pronounced: “eye-dee-ahn”

HITRUST, the standard-setters in data security, now vouches for Ideon

By Michael W.  Levin, co-founder and CEO of Ideon

At Ideon, our work is predicated on a straightforward belief: Choosing, buying, and managing health insurance and employee benefits should be no more complex than any other digital experience. And in creating the infrastructure that powers digital connectivity between carriers and technology platforms, we’ve been humbled to materially help improve the benefits experiences for countless Americans.

But even as we engineer and maintain the industry-best infrastructure that allows for free-flowing data, we are continuously ensuring that those “pipes” are not only unobstructed, but also airtight. To put it another way: We are obsessed with data security. Our APIs are the conduits for streams of personally identifiable information (PII) and protected health information (PHI)—and ensuring the safe passage of every last datum is a staggering responsibility we don’t take lightly. 

Nor have we ever. From its beginnings, Ideon prioritized transparency and security, working diligently to protect the sensitive member information that carriers, InsurTechs, BenAdmin platforms, and others send through Ideon’s platform.

Because cybersecurity threats are always mutating, data protection is a journey more than a destination. Last year, I reported that Ideon had met an important milestone of that journey when our data security protocols were validated by System and Organization Controls 2 Type II (SOC 2), an examination performed by a public accounting firm with expertise in information security audits. 

This year, I’m deeply proud to announce that Ideon’s Enrollment & Member Management API has earned certified status for information security from HITRUST. As detailed in a recent press release, this credential affirms that Ideon has addressed security risks through an exhaustive set of highly prescriptive controls. 

This step was necessary because unlike most other regulatory standards, HIPAA legislation provides no prescriptive white paper or rules for adherence. HITRUST was created by industry players looking to define standards around health information security. Its unparalleled rigor and scope makes HITRUST the gold standard for PHI treatment and storage.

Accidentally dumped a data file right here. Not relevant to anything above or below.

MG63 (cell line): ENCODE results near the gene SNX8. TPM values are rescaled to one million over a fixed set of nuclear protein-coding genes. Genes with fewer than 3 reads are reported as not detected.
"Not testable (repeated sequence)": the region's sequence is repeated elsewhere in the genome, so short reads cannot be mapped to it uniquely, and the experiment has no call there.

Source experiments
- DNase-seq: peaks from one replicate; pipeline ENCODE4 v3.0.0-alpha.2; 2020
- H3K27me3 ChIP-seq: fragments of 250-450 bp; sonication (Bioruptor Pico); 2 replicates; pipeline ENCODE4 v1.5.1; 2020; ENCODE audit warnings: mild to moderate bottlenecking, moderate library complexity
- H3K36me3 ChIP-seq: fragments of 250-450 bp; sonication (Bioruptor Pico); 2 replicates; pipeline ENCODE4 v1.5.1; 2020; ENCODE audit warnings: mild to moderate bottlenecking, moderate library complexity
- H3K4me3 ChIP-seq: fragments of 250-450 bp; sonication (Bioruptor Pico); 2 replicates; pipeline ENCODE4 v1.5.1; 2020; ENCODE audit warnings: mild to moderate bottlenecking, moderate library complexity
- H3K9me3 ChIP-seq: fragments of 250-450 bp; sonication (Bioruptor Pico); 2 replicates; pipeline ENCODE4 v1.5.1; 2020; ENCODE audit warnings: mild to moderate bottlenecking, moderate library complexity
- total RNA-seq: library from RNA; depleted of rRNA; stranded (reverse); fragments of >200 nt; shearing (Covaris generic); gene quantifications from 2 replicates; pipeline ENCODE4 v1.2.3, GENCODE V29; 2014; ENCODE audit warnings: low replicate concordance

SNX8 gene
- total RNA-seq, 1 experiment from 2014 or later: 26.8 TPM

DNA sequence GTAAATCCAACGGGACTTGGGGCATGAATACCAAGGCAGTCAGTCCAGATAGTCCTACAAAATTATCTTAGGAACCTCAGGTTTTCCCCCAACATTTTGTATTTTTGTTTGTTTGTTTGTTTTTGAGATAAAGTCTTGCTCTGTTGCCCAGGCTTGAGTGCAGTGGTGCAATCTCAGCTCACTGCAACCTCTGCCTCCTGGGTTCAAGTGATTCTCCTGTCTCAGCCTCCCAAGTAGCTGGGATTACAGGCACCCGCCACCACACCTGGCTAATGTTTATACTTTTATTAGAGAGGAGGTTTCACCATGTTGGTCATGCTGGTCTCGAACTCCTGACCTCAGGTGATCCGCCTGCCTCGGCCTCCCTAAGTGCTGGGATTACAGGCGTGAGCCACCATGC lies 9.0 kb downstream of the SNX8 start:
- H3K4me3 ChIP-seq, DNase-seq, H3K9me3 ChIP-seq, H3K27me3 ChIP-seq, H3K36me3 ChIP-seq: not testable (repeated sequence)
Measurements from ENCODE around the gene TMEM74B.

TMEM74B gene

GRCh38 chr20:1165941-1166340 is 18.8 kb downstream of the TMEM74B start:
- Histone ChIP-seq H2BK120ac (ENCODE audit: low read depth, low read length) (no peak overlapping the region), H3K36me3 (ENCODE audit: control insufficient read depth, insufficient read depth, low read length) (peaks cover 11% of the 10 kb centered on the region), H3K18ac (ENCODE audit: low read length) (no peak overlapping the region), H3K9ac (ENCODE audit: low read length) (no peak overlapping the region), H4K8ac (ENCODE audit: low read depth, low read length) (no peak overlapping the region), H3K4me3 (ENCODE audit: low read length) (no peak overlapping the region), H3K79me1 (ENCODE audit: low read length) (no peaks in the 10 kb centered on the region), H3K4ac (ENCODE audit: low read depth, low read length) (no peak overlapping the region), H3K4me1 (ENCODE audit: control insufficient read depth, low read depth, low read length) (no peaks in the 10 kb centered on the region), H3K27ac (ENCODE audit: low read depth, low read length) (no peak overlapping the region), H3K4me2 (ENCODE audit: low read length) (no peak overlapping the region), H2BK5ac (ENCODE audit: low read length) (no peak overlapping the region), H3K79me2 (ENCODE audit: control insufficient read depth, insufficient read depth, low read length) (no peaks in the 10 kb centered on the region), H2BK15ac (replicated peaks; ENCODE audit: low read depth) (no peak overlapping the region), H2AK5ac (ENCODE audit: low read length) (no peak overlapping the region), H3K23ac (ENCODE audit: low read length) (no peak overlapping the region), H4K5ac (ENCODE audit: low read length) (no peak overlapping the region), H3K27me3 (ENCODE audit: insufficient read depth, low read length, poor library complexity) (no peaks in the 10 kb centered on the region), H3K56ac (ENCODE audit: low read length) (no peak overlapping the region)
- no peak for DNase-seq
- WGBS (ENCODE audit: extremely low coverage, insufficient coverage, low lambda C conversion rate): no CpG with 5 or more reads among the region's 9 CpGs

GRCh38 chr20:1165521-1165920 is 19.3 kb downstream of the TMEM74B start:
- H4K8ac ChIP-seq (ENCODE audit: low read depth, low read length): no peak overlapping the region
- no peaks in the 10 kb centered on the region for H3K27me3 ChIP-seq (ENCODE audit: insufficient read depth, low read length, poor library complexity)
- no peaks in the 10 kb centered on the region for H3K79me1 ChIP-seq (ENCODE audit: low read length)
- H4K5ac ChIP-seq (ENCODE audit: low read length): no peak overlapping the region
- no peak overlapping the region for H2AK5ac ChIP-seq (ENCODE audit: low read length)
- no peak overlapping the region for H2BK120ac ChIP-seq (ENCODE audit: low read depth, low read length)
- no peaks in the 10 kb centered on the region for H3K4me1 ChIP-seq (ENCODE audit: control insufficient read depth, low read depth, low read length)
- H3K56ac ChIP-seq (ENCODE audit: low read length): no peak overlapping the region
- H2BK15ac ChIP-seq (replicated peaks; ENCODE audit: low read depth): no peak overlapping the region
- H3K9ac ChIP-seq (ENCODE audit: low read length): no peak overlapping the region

Achieving the HITRUST certification was an arduous process. After conducting a gap analysis against nearly 300 controls, we began implementing the changes necessary for HITRUST compliance. It’s hard to overstate how monumental that effort was: We took measures to ensure that every Ideon action is logged and reproducible on demand. We instituted company-wide protocols governing mobile device use. We refined role-based accesses, installed cameras, updated policies and procedures, retrained staff, and prepared mounds of evidence.

And that description only scratches the surface. (For a technical dive into Ideon’s HITRUST certification, read this blog)

The process touched everyone at Ideon, consuming significant amounts of most employees’ time last year. An IT team was substantially dedicated to this effort for the past year, led by the remarkably talented Tim Hochman, our VP of information security and IT. Tim had previously taken another healthcare organization through the HITRUST initiation process, and he’s intimately familiar with its proceedings. (And, happily for us, he’s exceptionally organized—a must for a project so labyrinthine and minutely detailed!)

All told, it was a costly undertaking for the company, and at times even a challenging and uncomfortable one.

And yet: Aligning Ideon’s operations with HITRUST’s standards was as worthwhile as it was ambitious. In earning this designation, we signal to the industry that we understand the importance of handling sensitive information with the utmost gravity. We expect that this will usher in important new customers and partnerships.

But aside from the benefits that will no doubt accrue to Ideon, we’re excited about our HITRUST certification because it represents movement in a crucial direction for our industry. As migration toward APIs and data sharing intensifies, the need for increasingly tough security heightens across the space. 

Ideon has long been a pacesetter for innovation, vision, execution—and security. We’re eager to support the industry as it seeks to match progress with protection. If you have questions or want more information about Ideon’s security policies, please reach out to my team.

Bad employee benefit data has been institutionalized. We believe that’s a solvable problem.

Up to 9 million employees may have a coverage issue

By Michael W. Levin, Ideon co-founder and CEO